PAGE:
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Spryfield community kitchen cooks up good health

Community kitchen provides ingredients, daycare

3 min read
Cam Honey

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Elizabeth Szikora is having a good time chopping, dicing and mixing food with other busy moms.

The mother of two children — with a third on the way — goes to the Spryfield community kitchen to learn how to prepare nutritious and affordable meals.

“It’s fun,” said Szikora. “It gets you out of the house, you get to meet other people, the kids get to socialize, and you get to learn from other people.”

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The kitchen is a monthly event established by two non-profit organizations, Evergreen and the YWCA, to teach mothers in the Spryfield community cooking and nutrition in a hands-on environment. It’s open to any woman in the area with at least one child under the age of 10.

Evergreen and the YWCA provide all of the cooking ingredients. Daycare is provided for the children.

The pilot project began in February. The second session was held Wednesday night.

The early results have been promising, says Julia Kemp, Evergreen’s program co-ordinator and the community partner supporting the project.

“This week was great,” said Kemp.

“We instituted some of the changes we felt may be helpful from the first session, such as a slightly simpler recipe and more childproofing the spaces for the mothers.”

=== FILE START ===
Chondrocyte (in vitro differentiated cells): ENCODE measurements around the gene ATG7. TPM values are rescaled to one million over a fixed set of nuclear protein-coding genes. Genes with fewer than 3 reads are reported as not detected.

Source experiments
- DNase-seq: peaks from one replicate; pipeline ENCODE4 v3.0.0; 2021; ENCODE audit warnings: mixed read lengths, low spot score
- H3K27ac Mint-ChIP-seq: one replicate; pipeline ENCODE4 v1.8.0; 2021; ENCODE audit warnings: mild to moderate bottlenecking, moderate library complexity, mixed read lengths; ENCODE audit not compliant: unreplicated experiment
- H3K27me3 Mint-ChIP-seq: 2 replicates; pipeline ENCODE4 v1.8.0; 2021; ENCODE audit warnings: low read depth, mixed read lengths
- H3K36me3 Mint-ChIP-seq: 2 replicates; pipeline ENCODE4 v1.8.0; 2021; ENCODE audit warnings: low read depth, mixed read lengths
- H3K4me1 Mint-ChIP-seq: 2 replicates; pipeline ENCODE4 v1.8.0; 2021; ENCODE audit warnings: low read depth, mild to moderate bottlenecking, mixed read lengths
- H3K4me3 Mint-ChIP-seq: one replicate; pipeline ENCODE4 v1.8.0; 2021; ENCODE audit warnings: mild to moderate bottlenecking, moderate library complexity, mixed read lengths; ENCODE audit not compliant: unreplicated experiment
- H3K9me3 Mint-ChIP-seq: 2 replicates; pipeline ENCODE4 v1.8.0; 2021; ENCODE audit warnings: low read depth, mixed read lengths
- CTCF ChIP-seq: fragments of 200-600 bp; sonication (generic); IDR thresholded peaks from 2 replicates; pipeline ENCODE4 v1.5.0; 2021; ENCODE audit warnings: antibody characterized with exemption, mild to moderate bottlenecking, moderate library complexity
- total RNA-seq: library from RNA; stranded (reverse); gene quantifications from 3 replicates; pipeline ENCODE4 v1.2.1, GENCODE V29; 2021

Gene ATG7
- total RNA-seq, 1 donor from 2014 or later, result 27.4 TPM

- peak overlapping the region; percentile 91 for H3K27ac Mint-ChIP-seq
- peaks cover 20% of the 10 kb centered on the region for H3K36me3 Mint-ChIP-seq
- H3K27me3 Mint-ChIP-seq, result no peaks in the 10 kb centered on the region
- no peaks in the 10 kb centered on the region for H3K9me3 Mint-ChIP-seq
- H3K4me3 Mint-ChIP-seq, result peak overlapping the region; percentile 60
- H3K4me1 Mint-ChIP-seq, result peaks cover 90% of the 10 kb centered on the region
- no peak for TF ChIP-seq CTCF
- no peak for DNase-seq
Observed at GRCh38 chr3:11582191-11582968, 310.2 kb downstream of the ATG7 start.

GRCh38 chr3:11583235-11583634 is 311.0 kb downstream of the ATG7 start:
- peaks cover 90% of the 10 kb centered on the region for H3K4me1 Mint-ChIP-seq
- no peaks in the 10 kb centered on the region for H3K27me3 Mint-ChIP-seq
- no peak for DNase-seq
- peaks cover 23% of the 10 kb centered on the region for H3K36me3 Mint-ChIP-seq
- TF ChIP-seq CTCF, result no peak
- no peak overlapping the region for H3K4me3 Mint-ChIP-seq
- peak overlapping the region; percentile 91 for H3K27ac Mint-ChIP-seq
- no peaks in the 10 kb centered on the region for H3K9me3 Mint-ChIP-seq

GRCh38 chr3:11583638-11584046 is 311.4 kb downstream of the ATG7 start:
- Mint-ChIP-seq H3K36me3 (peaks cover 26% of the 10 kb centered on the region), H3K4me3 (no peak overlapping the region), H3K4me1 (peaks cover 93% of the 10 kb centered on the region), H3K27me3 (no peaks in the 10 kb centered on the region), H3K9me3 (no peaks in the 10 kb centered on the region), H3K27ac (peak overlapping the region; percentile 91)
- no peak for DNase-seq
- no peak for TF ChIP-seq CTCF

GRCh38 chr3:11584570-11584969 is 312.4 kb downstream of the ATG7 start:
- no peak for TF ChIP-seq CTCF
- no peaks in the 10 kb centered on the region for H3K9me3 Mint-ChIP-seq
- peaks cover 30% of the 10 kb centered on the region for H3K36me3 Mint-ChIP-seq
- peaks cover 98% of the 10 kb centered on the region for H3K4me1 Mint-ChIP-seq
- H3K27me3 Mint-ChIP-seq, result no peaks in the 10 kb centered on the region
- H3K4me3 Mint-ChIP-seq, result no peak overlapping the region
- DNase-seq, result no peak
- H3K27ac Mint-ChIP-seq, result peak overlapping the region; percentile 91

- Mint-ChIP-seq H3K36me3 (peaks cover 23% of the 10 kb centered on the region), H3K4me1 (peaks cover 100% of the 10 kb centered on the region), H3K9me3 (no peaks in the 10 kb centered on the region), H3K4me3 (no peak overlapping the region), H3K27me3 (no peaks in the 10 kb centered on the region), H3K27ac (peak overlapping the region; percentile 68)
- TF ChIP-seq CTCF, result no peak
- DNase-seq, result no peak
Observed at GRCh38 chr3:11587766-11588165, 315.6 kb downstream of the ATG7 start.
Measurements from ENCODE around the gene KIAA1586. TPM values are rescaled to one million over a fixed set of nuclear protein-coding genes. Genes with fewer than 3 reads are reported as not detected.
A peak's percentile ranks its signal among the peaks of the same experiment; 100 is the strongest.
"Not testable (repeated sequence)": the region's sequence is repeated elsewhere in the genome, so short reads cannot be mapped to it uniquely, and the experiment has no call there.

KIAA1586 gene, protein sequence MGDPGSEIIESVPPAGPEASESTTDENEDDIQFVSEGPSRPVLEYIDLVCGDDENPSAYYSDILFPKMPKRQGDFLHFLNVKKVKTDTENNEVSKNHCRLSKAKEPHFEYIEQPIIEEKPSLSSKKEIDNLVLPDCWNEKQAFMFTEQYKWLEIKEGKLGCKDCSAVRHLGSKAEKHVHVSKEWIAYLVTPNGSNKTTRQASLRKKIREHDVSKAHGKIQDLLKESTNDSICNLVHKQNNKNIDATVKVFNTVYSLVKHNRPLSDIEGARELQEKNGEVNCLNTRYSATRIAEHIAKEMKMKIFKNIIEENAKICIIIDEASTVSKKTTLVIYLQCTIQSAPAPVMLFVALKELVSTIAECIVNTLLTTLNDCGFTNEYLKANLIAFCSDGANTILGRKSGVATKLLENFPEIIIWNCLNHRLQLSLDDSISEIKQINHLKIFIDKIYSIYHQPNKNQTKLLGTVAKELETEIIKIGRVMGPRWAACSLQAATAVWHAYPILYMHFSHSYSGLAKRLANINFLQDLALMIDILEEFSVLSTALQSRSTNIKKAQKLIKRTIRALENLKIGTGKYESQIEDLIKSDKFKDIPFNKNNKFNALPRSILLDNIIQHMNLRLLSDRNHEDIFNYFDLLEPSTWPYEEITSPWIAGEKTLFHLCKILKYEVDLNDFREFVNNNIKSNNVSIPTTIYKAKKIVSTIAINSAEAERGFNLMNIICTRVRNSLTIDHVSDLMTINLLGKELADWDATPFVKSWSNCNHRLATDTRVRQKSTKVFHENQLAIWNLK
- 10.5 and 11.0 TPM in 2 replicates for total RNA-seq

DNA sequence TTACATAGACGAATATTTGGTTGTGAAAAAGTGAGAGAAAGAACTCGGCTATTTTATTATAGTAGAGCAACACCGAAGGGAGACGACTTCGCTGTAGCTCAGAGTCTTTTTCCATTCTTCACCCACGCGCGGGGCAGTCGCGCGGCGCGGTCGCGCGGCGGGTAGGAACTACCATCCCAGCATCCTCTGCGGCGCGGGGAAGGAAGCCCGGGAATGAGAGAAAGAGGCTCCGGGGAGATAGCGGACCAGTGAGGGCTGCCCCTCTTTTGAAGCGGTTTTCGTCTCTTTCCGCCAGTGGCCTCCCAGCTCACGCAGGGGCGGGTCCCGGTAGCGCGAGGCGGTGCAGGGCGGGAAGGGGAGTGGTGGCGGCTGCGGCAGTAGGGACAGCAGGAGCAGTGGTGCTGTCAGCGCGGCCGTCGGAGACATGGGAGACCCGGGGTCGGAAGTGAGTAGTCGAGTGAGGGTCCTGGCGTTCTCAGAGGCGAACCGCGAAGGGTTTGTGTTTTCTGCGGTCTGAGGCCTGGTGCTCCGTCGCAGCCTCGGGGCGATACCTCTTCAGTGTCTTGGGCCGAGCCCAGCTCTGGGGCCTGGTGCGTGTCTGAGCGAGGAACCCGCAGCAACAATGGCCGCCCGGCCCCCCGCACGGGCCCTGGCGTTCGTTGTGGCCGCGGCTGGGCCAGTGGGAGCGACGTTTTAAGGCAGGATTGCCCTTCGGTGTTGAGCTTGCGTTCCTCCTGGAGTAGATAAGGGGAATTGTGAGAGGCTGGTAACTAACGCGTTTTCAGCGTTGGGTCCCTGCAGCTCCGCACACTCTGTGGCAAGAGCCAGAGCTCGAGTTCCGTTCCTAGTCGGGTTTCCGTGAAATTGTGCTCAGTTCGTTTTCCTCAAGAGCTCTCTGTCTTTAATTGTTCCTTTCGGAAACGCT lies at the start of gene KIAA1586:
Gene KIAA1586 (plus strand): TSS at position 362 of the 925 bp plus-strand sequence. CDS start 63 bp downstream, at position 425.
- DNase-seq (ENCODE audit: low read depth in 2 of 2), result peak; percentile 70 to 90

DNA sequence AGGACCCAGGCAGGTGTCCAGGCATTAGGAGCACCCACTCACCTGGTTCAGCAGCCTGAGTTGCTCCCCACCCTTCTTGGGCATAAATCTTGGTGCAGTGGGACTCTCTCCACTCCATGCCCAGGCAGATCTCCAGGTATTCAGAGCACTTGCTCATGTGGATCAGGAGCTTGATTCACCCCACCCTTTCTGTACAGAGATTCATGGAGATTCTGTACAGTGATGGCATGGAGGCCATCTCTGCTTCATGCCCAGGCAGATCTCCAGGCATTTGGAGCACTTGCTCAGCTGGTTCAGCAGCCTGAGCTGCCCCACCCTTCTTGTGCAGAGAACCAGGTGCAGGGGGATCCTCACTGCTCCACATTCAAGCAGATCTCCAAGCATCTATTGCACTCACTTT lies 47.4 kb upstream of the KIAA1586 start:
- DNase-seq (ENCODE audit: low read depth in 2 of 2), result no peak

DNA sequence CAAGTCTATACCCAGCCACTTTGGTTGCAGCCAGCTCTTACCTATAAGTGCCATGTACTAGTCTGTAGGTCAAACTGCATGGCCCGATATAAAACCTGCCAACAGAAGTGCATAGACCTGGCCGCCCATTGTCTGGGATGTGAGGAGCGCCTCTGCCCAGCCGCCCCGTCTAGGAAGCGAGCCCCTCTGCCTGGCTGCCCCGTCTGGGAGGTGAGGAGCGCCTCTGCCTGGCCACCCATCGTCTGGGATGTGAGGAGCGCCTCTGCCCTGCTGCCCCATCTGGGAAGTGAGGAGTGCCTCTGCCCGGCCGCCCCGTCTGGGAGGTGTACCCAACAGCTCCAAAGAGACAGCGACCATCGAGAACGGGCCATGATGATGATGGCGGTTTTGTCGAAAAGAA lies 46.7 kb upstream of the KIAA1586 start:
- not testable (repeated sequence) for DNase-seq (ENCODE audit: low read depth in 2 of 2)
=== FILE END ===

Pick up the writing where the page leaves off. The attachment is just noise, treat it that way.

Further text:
Kemp said that the changes, along with the growing comfort level of the group, allowed the mothers and facilitators to be able to relax and enjoy the food they were preparing.

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The mothers participating have been pleased with the experience so far as well.

Charlena Teasdale works for the Halifax District School Board assisting special needs students. She said she was interested in the kitchen because she works a lot and wanted to be able to do something for herself that would also help her family.

She said she was very nervous attending her first session.

“What I liked most about it was that it was very non-judgmental,” said Teasdale. “They met you where you were at and people just tried their best to help you.”

Teasdale was impressed with how much she learned in her first session. She felt that her skills grew in many ways, from simple things like learning a better technique for chopping ingredients to using more complicated food processors and equipment.

Kemp plans to connect the group with other food-related events in the community, including the upcoming Mobile Market.

Anyone who is interested in taking part in the project can email or phone Kemp at (902) 402-6498.

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